Monday 11 December 2017

Subway to fill 1,800 new jobs in Ireland

Stores expansion: Subway is the world’s largest sandwich chain
Stores expansion: Subway is the world’s largest sandwich chain
Sarah McCabe

Sarah McCabe

SANDWICH chain Subway is planning a massive expansion in Ireland, including the creation of 1,800 new jobs.

The Connecticut-headquartered company, the world's largest sandwich chain, said it will target non-traditional locations including hospitals, universities and petrol stations under proposals to open more than 180 stores in Ireland over the next six years.

Some 400 of these vacancies should be filled by the end of this year.

The move should provide a boost to the country's beef farmers as well as jobseekers. Subway's Republic stores use 100pc Irish beef.

Its ambitious plans are dependent on franchisees, since Subway stores, like McDonalds, are independently owned and operated as a franchise. However, a spokesperson said that the company's Irish growth rate had been so impressive that the goals were realistic.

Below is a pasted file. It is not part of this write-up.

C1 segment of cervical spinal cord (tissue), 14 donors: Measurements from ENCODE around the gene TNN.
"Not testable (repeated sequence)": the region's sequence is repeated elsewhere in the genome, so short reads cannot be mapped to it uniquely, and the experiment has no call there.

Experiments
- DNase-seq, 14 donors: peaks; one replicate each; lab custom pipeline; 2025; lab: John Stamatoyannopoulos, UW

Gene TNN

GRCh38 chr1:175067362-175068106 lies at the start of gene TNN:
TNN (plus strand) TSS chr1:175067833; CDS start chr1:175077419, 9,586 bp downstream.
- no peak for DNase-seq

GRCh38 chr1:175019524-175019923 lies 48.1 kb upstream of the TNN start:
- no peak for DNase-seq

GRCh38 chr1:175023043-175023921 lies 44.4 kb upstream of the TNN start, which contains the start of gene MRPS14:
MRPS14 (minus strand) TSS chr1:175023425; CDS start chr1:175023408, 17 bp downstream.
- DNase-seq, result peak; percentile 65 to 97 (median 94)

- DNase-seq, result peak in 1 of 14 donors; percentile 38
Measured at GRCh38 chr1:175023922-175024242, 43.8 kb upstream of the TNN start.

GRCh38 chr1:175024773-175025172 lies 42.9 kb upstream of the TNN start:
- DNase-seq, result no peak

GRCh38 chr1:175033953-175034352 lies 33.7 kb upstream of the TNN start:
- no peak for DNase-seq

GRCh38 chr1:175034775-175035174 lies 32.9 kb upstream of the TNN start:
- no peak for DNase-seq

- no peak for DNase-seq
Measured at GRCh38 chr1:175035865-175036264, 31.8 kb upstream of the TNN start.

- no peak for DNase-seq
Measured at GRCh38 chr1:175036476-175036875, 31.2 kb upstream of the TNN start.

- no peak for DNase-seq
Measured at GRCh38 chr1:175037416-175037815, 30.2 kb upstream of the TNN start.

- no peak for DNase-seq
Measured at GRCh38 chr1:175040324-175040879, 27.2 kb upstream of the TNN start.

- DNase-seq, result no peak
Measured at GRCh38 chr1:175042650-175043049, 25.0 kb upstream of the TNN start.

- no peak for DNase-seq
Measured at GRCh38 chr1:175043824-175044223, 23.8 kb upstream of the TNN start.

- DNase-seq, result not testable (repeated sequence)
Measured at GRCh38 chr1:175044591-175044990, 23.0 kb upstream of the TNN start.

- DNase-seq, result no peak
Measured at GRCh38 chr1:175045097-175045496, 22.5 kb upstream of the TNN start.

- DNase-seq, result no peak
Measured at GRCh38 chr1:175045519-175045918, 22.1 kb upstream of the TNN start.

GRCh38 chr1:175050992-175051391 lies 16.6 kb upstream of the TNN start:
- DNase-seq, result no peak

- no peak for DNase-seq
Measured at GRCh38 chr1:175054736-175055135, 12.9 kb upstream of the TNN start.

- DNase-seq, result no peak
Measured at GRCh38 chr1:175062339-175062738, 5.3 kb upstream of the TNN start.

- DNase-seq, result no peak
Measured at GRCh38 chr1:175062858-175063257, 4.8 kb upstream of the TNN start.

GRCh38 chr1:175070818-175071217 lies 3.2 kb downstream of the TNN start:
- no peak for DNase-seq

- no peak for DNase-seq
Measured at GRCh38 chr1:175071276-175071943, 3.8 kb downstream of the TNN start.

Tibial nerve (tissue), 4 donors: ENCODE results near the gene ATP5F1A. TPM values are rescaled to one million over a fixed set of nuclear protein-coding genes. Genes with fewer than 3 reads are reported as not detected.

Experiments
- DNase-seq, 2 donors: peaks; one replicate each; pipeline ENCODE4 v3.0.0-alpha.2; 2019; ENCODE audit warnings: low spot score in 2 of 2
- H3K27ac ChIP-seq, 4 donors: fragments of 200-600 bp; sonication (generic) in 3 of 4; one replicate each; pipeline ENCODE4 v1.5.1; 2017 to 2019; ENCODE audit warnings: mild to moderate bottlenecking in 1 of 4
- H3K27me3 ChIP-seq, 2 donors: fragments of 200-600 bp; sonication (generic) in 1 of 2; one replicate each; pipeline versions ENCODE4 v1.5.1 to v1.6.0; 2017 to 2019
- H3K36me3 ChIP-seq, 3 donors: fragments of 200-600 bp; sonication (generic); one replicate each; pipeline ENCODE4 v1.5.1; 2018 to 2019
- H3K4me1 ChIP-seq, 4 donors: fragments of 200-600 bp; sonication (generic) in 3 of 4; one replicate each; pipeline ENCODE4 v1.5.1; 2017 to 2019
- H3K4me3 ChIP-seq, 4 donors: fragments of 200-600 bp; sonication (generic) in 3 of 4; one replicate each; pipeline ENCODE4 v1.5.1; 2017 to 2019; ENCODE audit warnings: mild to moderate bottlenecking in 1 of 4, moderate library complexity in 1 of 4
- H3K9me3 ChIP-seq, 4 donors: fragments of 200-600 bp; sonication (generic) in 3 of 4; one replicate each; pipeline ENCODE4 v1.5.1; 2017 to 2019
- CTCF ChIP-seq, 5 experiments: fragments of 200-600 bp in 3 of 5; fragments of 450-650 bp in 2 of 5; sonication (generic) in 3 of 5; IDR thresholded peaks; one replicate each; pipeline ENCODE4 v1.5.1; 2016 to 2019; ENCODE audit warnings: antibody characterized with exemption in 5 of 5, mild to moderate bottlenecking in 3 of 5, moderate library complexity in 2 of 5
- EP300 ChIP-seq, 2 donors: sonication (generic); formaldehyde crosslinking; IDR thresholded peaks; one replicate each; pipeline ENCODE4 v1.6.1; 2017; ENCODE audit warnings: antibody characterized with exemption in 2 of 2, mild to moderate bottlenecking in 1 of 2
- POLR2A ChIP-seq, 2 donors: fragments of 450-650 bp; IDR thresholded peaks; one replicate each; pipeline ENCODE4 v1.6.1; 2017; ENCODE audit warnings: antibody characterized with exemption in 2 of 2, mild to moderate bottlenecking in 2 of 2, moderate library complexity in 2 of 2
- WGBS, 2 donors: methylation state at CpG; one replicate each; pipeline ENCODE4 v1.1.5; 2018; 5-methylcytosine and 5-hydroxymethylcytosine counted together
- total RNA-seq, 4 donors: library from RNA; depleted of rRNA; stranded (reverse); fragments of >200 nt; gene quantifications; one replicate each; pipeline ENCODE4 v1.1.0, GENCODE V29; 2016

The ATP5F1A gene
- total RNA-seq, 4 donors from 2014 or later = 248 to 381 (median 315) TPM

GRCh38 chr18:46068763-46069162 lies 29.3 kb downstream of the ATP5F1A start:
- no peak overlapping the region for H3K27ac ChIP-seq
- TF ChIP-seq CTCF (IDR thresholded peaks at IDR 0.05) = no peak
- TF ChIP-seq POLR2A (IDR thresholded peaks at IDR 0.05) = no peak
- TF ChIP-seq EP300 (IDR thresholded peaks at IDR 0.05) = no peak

There are now 117 Subways in the Republic in total, after 16 opened in 2013 alone.

They employ 809 (full-time equivalent) employees. The chain's 1,700th Ireland and UK store opened recently in Douglas, Co Cork.

Some 40 more stores are scheduled for 2014. The company said this would involve an investment of €5m.

It is understood that most of the jobs will be low paying. Wages paid to Subway staff, some of whom the company describes as "sandwich artists", are determined by the individual franchise owner and not Subway. However, the company did say that all of its stores adhere to minimum wage standards.

A Subway "sandwich artist" job advertised for Cork city in 2012 paid €8.65 per hour.

Ireland and the UK is Subway's biggest market outside of North America and its Irish business is growing at a faster rate than its UK business. This has been driven, it said, by the introduction of a more varied breakfast menu and longer opening hours.

In another move, Subway has rolled out a series of healthier products of late in an effort to target weight-conscious customers and deflect criticism of its higher calorie offerings.

Irish Independent

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